Silver Types Fact Sheet

Silver Types Fact Sheet

Silver Types Fact Sheet
Silver found in mines is all the same, but pure silver is too soft for many jewelry, flatware and home decor items. Silver is usually combined with an alloy before being crafted into sterling silver jewelry selections, such as silver rings, silver bracelets and a myriad of sterling silver items. As a consumer, learning about the types of silver can help you shop for silver jewelry and other beautiful silver products.
Silver Types Fact Sheet

All About Silver:

Pure Silver

Pure silver, also called fine silver, comes directly from the ground and is not processed or combined with other metals. Although pure silver is very soft and difficult to work with, it has a brilliant shiny appearance. One of the biggest disadvantages to working with pure silver is that it reacts poorly to the environment. Pure silver will quickly tarnish when exposed to ozone, or hydrogen sulfide, which is sulfur in the air. Pure silver is most commonly used to make very fine, intricate pieces of jewelry or to decorate jewelry made of other materials. To be called pure, fine silver has to be at least 99 percent natural silver. Consider a silver ring or silver bracelet with pure silver accents.

Sterling Silver

When shopping for silver jewelry and home decor products, you’ll likely come across quite a few sterling silver items. Sterling silver is composed of 92.5 percent pure silver and 7.5 percent other metals. These other metals work as an alloy to make sterling silver jewelry and flatware more durable and less likely to tarnish. Sterling silver has a beautiful appearance that is similar to pure silver. Copper is a common sterling silver alloy. The numbers “925” are often used to denote sterling silver. To be called “sterling,” the silver has to be at least 92.5 percent pure. Choose from a variety of beautiful sterling silver jewelry items to add this precious metal to your collection.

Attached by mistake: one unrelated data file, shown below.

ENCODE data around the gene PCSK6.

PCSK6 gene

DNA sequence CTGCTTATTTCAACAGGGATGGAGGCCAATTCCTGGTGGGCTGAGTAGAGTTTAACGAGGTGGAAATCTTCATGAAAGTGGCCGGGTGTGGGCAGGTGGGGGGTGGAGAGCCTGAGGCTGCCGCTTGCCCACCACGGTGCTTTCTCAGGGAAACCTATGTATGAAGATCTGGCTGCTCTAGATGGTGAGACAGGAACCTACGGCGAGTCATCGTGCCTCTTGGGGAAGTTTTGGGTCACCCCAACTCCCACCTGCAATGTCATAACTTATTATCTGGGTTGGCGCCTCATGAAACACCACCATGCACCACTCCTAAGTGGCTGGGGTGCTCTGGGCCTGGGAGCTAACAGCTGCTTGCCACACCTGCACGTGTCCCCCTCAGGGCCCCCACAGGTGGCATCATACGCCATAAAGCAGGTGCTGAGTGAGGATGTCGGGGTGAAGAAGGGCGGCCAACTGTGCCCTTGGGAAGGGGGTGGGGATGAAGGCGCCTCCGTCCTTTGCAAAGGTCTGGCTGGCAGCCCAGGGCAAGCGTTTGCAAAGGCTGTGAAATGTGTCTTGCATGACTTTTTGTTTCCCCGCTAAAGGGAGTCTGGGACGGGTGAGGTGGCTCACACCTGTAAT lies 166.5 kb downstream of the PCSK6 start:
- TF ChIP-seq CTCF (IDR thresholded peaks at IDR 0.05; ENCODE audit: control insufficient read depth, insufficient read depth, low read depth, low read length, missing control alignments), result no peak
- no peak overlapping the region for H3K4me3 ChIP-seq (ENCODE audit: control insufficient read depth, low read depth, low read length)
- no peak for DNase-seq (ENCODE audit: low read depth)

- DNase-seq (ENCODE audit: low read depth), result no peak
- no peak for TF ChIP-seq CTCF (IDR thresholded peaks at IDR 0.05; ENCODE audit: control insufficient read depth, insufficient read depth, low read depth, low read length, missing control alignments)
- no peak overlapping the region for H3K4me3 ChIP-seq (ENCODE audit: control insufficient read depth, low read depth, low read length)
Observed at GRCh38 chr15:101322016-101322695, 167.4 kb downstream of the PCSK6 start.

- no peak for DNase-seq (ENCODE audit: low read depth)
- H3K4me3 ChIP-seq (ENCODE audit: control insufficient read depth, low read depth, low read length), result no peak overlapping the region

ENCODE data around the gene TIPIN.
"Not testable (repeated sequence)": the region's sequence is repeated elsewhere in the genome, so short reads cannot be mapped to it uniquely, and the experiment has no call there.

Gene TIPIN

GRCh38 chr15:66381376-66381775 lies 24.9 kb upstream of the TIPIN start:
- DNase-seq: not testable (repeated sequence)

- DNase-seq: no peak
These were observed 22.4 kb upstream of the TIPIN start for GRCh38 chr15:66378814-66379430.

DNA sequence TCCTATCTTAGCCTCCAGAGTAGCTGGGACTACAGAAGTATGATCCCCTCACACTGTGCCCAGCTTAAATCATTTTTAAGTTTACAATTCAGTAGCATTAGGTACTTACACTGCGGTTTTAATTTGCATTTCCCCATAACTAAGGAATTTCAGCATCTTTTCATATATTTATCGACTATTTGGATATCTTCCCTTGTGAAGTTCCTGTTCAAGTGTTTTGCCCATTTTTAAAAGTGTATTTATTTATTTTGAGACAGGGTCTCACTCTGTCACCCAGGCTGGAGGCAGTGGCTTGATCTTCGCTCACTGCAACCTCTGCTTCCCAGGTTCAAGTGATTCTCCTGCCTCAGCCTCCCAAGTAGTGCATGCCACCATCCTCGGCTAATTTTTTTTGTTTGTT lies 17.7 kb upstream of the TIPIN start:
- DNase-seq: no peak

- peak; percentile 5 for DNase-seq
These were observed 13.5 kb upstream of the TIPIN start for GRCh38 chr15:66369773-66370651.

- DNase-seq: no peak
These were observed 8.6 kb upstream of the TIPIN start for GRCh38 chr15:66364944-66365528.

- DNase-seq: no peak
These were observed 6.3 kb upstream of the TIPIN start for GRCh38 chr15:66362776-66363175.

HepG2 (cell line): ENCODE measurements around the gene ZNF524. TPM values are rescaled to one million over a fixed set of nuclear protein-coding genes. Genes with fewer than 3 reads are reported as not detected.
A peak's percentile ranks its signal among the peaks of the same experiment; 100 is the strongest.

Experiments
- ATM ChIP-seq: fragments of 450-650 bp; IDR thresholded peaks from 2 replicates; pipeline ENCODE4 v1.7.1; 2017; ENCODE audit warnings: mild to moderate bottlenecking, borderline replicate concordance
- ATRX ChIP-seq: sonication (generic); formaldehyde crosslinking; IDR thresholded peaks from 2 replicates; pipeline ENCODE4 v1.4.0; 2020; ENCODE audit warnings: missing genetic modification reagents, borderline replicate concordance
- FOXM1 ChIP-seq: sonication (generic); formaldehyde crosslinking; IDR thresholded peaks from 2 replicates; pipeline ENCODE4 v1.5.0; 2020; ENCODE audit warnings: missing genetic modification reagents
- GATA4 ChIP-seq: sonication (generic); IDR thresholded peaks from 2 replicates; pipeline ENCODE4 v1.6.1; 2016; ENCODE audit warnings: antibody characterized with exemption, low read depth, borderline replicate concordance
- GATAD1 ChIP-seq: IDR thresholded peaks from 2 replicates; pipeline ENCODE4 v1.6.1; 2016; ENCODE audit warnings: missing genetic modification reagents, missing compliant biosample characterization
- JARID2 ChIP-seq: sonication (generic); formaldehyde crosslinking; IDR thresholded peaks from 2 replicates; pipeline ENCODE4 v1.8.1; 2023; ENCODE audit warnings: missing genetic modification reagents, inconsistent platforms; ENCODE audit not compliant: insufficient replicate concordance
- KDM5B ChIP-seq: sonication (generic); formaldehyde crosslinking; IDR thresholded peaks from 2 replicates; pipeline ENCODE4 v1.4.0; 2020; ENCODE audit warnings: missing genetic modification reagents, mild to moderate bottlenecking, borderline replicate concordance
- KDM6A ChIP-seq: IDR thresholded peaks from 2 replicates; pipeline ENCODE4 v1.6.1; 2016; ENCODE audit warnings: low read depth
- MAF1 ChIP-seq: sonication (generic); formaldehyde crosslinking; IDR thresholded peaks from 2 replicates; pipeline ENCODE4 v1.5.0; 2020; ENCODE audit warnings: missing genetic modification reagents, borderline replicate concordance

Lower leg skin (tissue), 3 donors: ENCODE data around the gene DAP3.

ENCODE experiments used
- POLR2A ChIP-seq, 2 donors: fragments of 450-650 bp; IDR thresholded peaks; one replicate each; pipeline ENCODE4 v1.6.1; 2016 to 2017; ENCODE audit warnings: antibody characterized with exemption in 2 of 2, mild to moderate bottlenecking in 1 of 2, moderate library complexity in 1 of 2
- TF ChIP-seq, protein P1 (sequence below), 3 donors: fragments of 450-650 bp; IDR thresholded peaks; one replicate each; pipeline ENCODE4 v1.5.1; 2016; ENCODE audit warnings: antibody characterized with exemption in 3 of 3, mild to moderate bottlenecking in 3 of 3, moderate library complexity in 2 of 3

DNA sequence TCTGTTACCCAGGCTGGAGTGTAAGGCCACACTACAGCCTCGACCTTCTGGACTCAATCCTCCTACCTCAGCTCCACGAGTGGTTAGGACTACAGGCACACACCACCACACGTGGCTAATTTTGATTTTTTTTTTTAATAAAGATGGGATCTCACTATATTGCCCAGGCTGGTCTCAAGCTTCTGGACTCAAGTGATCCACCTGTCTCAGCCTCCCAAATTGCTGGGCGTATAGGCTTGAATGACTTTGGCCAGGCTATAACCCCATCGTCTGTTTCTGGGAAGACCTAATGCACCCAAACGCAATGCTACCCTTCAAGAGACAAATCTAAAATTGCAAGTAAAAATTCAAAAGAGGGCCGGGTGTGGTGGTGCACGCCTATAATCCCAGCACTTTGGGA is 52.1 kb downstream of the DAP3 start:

German Silver

German silver, also known as nickel silver, is popular for jewelry and home items; however, the material does not contain actual silver. Copper, zinc and nickel are mixed together to form various alloys that resemble silver in color. It is used to create a variety of products, from hair accessories to musical instruments. Antique jewelry and decorative household items often have a plating of real silver over the alloy base of nickel silver. German silver contains nickel, which is a common skin irritant. If you are allergic to nickel, avoid German silver jewelry.

Oxidized Silver

Oxidized silver is darker than other types of silver, with little to no luster. Oxidized silver is created through a process of controlled oxidation, where the silver is exposed to the environmental factors that cause tarnish. Oxidized silver requires less maintenance than sterling, and further tarnish simply makes the silver more beautiful.

Silver Plating

Silverplated items are affordable and offer the beauty of silver in a unique way. Silverplated jewelry and home items are made of a base metal, and authentic silver is added to the surface. To plate an item with silver, the object is electrically charged with a battery to attract silver particles. Silverplated items have the shine and luster of natural silver, are durable and available in a range of prices.